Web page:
Whether you have a root cellar, garage or shed, ensure your location is well-ventilated, dark and frost-free.
When storing apples for winter, keep checking for ripened or spoiled ones regularly.
How to Store Apples Long-term
Besides storing apples for winter, you can opt to preserve and prolong their shelf life. Apples are versatile and can be used in diverse forms.
Here are practical ways on how to store apples for a long time:
Frozen apples are awesome for pies, cobblers, turnovers or smoothies.
Here is how to freeze apples:
- Prepare ready-to-bake frozen fillings for pies or cobblers.
- Clean, peel, core and slice apples.
- Pour into a pan with water.
- Add lemon juice – about ¼ cup, thickener and spices of your choice.
- Simmer on low heat until stewed, but not mushy.
- Leave to cool.
- Transfer into airtight containers. Allow some head space due to expansion in the freezer.
- Label, date and freeze.
- Wash, peel and core your apples.
- Slice evenly into medium-sized pieces – ¼ inch thick.
- Coat and toss well with lemon juice.
- Line a baking sheet or tray with parchment paper.
- Spread the slices on a single layer.
- Flash-freeze until hardened.
- Transfer them into Ziploc bags or airtight containers.
- Alternatively, pack the slices in individual Ziploc bags, label, date and freeze.
Freeze at 0° and below. Well frozen apple slices last up to 1 year.
Properly canned items can last for several years under optimal storage conditions. If you are not a food preservation enthusiast, fret not!
Canning apples is not complicated. However, familiarize yourself with the dos and don’ts before trying at home.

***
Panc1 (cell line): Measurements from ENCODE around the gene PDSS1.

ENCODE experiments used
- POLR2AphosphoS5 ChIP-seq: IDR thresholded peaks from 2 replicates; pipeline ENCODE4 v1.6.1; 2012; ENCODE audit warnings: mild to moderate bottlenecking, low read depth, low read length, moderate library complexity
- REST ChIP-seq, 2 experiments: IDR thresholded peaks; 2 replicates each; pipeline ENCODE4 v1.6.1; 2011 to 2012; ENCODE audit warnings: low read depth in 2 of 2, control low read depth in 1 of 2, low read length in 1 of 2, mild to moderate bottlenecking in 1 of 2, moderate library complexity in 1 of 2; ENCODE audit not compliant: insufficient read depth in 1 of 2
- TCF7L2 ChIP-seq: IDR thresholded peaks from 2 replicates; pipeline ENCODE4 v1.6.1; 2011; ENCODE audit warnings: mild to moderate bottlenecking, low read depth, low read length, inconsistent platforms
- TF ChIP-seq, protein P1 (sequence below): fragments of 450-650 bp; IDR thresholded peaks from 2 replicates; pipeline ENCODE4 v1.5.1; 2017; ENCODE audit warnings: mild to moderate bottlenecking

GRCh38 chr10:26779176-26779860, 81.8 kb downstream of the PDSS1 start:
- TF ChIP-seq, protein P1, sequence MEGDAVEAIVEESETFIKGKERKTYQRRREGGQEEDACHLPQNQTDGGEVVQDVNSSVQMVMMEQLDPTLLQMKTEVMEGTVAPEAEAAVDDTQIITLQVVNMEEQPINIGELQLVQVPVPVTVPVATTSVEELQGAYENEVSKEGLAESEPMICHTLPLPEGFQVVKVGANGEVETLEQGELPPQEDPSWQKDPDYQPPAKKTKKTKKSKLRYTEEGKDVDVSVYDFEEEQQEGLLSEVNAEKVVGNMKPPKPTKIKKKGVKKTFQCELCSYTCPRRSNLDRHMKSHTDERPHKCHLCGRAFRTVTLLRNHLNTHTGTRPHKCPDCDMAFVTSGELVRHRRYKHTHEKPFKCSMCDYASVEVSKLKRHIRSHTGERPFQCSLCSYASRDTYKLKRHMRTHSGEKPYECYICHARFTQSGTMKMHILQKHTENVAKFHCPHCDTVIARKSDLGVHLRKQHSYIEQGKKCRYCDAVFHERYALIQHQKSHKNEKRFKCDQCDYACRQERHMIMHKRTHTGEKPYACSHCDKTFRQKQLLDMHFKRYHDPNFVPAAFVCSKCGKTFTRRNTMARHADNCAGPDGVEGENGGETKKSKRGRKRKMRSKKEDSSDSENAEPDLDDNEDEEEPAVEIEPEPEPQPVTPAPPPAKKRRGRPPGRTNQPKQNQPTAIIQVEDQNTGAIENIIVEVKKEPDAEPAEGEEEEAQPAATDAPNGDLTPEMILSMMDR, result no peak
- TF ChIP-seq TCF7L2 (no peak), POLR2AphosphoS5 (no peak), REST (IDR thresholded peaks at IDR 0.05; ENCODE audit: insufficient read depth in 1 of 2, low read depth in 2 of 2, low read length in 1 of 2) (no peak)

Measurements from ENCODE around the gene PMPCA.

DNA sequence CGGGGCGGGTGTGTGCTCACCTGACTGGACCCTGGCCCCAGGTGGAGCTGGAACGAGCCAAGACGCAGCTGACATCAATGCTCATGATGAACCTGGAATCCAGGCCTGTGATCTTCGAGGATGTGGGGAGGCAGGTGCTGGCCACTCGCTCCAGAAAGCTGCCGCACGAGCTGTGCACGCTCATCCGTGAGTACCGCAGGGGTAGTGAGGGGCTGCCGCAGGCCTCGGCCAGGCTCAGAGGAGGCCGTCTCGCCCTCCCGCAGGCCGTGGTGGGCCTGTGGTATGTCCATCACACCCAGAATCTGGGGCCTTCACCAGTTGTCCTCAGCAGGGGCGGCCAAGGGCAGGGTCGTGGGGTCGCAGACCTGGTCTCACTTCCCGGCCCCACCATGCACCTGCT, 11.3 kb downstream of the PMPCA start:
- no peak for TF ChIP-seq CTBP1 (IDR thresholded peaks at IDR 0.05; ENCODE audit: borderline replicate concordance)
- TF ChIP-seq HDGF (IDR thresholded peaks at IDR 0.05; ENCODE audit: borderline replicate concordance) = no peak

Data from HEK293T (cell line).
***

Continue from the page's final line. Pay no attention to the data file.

When canning apples, here are a few tips to get you started:
- Clean, core and peel apples well.
- Use apple slices or cubes for optimal results.
- Sterilize and dry your mason jars.
- Allow the cans to seal themselves during processing, don’t interfere.
- Poorly sealed cans pose a risk for food poisoning. In case you encounter such, refrigerate and consume the contents immediately.
- Store unopened canned jars in a cool, dry, dark place.
Preserve apples as jam, chutney, applesauce, juice or cider
With abundant apple supply, don’t let them rot away. Transform and enjoy them in various forms such as juice, cider, sauce or jam.
Here is a simple applesauce recipe:
- 3 pounds apples
- ½ cup water or apple juice
- ½ teaspoon cinnamon
- ¼ cup light brown sugar
- ¼ cup lemon juice
- Wash, peel and core the apples.
- Slice or chop into chunks.
- In a pan, add apples, water and lemon juice.
- Simmer on low heat for 10-12 minutes.
- Stir in sugar and cinnamon and mix well.
- Reduce until slightly thick.
- Blend into your desired consistency.
How to store applesauce
If preparing canned applesauce, pour into jars while still hot and can. Once canned, store unopened cans in the pantry for up to 2 years.
If you don’t intend to can, allow the sauce to cool. Spoon into glass or mason jars.
Refrigerate or freeze.
How to Keep Apples From Turning Brown
- For sliced, peeled or cut apples, toss well in lemon or lime juice. Lemon juice prevents exposure to oxygen – oxidization, which causes browning. Place in airtight containers or Ziploc bags and refrigerate. Alternatively, wrap each piece in cling wrap before placing in storage containers.
- For whole apples, space them out during storage. Avoid stacking apples.
How to Store Chocolate-Covered Apples
- Line a container with parchment paper.
- Place each chocolate-covered apple piece and space them out.
- Alternatively, wrap each apple with parchment paper and store all of them in a container.
- Refrigerate for up to 2 weeks.
Final Thoughts on How to Store Apples
Knowing how to store apples effectively can save you trips to the market for months! Try out any of the above apple storage methods. Share with us how it all turned out.